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Twitter launches apps to stream video on TV

Twitter
Damien Meyer | AFP | Getty Images

Twitter introduced new live streaming video apps for Apple TV, Amazon Fire TV and Xbox One on Wednesday — as it makes a big push for its live video strategy, the centerpiece of which is the NFL games, which begin streaming Thursday night.

The apps will be free, won't require users to create a Twitter account log in and will feature all the live streaming video available on Twitter.

That means consumers with those boxes can download the Twitter app to find curated live video content, without a TV subscription. In addition to the 10 NFL games, the app will feature content from MLB Advanced Media, the NBA, Pac-12 Networks and other partners, as well as curated content from Periscope and Vine. Twitter's Apple TV app will have a unique feature: Side-by-side screens for live video as well as Tweeted video clips.

Twitter shares moved higher on the news Wednesday morning, with investors looking for hope that the company's focus on live video will help jump-start user and advertising growth. This after disappointing results and concerns about the company's long-term potential have dragged down shares 32 percent over the past year.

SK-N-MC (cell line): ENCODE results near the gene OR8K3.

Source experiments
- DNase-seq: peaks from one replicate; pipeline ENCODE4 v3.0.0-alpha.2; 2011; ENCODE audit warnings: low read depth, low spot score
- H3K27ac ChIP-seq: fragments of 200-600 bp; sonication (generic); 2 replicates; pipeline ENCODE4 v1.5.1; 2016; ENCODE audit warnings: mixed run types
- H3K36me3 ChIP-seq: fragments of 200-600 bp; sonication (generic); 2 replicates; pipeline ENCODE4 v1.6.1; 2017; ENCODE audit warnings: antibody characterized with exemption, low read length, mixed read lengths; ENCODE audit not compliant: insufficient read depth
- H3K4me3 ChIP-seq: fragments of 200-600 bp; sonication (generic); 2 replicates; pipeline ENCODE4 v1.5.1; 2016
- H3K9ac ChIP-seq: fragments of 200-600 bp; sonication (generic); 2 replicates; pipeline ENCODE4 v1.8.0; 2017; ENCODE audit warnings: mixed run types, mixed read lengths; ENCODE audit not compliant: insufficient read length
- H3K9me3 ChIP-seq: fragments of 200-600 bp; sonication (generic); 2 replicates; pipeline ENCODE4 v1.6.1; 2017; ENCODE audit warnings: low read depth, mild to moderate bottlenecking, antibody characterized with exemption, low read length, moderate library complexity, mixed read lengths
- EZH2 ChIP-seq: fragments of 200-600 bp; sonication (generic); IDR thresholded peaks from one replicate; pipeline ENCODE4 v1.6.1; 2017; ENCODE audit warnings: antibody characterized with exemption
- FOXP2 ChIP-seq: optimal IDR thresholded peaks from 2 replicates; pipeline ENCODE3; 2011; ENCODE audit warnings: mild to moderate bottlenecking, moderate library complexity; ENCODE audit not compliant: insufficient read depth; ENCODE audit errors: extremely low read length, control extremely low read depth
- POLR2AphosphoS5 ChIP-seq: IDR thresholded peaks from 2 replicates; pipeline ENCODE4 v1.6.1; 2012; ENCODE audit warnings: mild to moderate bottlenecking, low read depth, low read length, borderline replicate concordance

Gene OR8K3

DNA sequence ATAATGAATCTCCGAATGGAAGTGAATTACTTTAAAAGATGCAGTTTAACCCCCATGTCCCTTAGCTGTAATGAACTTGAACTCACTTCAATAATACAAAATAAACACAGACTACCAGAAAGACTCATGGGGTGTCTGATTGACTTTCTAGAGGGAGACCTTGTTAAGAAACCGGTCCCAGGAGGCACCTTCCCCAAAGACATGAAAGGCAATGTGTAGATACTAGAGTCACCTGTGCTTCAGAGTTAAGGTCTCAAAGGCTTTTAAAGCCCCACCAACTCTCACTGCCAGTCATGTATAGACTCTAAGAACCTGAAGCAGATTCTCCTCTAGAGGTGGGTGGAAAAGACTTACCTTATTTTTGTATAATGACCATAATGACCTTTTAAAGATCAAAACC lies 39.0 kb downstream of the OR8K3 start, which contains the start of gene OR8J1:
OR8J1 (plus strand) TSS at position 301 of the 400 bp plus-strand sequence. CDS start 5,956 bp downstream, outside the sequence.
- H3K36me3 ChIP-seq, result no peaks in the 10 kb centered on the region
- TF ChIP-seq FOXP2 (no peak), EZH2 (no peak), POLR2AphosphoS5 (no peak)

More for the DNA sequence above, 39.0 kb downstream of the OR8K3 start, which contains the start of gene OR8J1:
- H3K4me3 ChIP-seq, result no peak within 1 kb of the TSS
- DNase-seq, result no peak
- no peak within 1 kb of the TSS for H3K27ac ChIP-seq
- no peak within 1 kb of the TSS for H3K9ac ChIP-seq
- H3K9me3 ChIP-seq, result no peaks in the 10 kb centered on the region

These apps are a notable departure from everything Twitter has been known for. This reimagining of the company as a source for live video content — designed to be viewed not on a mobile phone but on a TV screen — is the company's biggest change since it launched its Moments feature last year. And this is arguably an even bigger change to the fundamental idea of what Twitter could be, as it pretty fundamentally changes how a user experiences the platform.

It's worth noting that this is hardly the only way consumers will be able to stream Thursday NFL games. CBS, in addition to producing the Thursday night broadcast for TV, will stream the game on its CBS app and CBS.com, and Verizon is offering mobile streaming through the NFL Mobile app. Here Twitter is under pressure to show that the experience it's offering is better and different. And it's a key moment for Twitter to fix what's been plaguing its growth — the fact that the service can be confusing to people who aren't entrenched in its language of retweets, and unappealing to those who don't want to sift through uncurated content.

With questions swirling about what the potential is for Twitter to remain an independent, public company, the success of this video strategy — starting with the NFL game tomorrow night — will determine what happens next.